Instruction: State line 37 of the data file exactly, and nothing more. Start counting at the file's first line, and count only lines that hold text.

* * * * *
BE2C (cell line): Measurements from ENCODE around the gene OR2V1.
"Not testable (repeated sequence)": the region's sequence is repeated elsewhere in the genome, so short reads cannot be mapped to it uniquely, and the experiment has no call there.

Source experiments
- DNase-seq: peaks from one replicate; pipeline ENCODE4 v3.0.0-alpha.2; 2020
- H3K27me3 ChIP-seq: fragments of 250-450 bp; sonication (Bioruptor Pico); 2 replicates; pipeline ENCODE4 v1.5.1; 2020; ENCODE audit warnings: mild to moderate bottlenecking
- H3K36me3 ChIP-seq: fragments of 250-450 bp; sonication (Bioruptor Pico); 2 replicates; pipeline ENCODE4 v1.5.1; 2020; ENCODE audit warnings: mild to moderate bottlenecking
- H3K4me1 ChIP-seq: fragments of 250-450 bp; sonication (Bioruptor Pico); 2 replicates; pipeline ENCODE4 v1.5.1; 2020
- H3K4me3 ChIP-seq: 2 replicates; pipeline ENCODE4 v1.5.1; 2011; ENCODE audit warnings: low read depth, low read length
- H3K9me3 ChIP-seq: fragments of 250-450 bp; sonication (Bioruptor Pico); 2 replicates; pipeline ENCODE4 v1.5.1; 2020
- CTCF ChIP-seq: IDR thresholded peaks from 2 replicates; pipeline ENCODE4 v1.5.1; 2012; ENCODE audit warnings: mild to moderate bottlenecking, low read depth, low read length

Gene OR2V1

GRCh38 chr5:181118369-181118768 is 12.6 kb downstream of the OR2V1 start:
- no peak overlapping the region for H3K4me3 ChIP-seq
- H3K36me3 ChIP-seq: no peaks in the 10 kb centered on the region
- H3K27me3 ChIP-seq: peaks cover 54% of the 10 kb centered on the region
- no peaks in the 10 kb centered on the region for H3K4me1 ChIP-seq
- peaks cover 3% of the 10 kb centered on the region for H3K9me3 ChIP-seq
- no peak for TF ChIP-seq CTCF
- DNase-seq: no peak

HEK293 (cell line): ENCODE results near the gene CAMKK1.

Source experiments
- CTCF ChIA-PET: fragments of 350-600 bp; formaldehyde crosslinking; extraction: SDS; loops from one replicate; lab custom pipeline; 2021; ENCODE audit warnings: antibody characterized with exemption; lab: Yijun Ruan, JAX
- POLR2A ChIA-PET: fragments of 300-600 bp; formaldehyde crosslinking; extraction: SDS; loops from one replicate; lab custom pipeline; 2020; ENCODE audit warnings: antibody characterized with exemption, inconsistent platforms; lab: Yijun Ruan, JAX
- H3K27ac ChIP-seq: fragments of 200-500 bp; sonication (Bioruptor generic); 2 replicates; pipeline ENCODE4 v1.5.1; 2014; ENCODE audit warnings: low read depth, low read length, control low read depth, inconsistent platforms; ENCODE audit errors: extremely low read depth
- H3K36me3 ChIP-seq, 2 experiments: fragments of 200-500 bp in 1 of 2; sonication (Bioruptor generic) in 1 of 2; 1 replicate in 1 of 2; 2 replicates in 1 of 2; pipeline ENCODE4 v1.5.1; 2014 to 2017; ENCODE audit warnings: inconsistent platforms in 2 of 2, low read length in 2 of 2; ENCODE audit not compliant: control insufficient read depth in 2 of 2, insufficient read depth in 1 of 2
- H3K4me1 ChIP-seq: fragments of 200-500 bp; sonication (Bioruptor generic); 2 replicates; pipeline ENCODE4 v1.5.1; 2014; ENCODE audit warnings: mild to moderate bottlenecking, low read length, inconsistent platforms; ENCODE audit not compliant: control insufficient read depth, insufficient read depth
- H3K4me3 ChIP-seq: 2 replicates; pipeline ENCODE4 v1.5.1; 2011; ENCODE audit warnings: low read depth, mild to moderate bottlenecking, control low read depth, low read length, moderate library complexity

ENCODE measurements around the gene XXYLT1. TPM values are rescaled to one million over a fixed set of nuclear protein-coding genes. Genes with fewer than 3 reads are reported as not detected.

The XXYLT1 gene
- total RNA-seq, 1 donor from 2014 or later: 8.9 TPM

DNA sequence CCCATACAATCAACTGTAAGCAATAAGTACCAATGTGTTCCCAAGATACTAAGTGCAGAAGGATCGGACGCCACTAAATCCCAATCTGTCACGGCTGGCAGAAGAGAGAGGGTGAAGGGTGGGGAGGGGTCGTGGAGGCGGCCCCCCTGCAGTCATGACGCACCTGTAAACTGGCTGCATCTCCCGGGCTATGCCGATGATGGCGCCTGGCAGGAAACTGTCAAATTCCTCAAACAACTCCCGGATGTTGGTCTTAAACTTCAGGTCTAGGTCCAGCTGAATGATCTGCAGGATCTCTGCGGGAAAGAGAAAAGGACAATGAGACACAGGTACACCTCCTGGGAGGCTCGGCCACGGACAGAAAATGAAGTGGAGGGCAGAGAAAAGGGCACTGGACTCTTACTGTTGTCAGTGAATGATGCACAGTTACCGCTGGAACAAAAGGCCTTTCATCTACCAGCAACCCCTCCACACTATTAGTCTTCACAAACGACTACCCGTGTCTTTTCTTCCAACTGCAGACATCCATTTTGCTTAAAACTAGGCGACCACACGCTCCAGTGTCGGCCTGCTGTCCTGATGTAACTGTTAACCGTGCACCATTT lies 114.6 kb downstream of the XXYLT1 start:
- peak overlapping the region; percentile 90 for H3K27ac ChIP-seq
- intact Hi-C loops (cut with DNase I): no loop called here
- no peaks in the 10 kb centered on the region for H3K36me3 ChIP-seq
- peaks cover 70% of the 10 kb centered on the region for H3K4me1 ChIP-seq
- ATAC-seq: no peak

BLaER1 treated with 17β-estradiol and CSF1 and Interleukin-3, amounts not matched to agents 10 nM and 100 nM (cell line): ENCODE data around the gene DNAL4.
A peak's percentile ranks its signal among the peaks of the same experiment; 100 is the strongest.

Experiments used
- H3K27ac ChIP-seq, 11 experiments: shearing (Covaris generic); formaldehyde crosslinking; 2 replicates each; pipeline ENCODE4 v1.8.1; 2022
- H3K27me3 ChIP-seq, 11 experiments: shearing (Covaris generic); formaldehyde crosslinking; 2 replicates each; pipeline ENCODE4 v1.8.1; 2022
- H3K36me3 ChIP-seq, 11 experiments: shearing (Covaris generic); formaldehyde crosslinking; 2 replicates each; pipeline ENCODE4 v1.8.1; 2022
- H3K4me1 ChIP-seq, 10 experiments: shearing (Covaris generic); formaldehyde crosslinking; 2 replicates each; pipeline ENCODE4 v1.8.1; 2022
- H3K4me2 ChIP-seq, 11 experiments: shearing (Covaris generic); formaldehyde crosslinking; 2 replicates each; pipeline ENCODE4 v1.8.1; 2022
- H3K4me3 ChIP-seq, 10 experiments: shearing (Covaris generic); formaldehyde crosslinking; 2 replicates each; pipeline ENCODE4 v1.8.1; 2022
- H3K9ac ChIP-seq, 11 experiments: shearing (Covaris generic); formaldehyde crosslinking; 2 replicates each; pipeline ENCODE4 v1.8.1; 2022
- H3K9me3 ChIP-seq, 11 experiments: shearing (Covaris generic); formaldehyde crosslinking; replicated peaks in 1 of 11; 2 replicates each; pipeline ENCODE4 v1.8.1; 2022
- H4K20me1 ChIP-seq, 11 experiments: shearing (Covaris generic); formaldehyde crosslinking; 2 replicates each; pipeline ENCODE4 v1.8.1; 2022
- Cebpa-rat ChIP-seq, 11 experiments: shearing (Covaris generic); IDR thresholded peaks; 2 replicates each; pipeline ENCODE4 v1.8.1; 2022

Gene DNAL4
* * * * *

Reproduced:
BLaER1 treated with 17β-estradiol and CSF1 and Interleukin-3, amounts not matched to agents 10 nM and 100 nM (cell line): ENCODE data around the gene DNAL4.